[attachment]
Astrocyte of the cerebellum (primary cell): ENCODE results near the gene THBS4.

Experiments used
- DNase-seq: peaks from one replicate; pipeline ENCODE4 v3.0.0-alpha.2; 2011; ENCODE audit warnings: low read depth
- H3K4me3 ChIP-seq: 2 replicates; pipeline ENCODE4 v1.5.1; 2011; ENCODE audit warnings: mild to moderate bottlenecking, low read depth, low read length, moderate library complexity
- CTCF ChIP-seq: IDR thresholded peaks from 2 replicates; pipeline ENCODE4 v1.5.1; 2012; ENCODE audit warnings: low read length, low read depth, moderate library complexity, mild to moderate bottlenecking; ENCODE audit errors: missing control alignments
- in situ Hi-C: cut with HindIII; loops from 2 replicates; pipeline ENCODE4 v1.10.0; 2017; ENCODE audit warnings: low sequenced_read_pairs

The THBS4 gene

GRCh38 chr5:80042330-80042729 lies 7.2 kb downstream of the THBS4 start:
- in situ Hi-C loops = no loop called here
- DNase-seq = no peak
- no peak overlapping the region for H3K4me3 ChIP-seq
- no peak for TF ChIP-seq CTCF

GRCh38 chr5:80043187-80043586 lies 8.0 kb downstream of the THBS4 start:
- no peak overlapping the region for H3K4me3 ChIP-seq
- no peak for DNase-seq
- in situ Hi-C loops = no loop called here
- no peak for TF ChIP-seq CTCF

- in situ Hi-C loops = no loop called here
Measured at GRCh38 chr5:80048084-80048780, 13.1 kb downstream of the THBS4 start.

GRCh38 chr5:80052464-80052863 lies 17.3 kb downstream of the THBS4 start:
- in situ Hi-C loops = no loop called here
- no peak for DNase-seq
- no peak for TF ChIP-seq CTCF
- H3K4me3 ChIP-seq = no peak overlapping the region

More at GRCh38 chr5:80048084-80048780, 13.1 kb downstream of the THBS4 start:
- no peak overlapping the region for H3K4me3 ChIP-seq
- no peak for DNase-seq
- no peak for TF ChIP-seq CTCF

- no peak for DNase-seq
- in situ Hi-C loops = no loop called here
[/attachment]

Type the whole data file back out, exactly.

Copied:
Astrocyte of the cerebellum (primary cell): ENCODE results near the gene THBS4.

Experiments used
- DNase-seq: peaks from one replicate; pipeline ENCODE4 v3.0.0-alpha.2; 2011; ENCODE audit warnings: low read depth
- H3K4me3 ChIP-seq: 2 replicates; pipeline ENCODE4 v1.5.1; 2011; ENCODE audit warnings: mild to moderate bottlenecking, low read depth, low read length, moderate library complexity
- CTCF ChIP-seq: IDR thresholded peaks from 2 replicates; pipeline ENCODE4 v1.5.1; 2012; ENCODE audit warnings: low read length, low read depth, moderate library complexity, mild to moderate bottlenecking; ENCODE audit errors: missing control alignments
- in situ Hi-C: cut with HindIII; loops from 2 replicates; pipeline ENCODE4 v1.10.0; 2017; ENCODE audit warnings: low sequenced_read_pairs

The THBS4 gene

GRCh38 chr5:80042330-80042729 lies 7.2 kb downstream of the THBS4 start:
- in situ Hi-C loops = no loop called here
- DNase-seq = no peak
- no peak overlapping the region for H3K4me3 ChIP-seq
- no peak for TF ChIP-seq CTCF

GRCh38 chr5:80043187-80043586 lies 8.0 kb downstream of the THBS4 start:
- no peak overlapping the region for H3K4me3 ChIP-seq
- no peak for DNase-seq
- in situ Hi-C loops = no loop called here
- no peak for TF ChIP-seq CTCF

- in situ Hi-C loops = no loop called here
Measured at GRCh38 chr5:80048084-80048780, 13.1 kb downstream of the THBS4 start.

GRCh38 chr5:80052464-80052863 lies 17.3 kb downstream of the THBS4 start:
- in situ Hi-C loops = no loop called here
- no peak for DNase-seq
- no peak for TF ChIP-seq CTCF
- H3K4me3 ChIP-seq = no peak overlapping the region

More at GRCh38 chr5:80048084-80048780, 13.1 kb downstream of the THBS4 start:
- no peak overlapping the region for H3K4me3 ChIP-seq
- no peak for DNase-seq
- no peak for TF ChIP-seq CTCF

- no peak for DNase-seq
- in situ Hi-C loops = no loop called here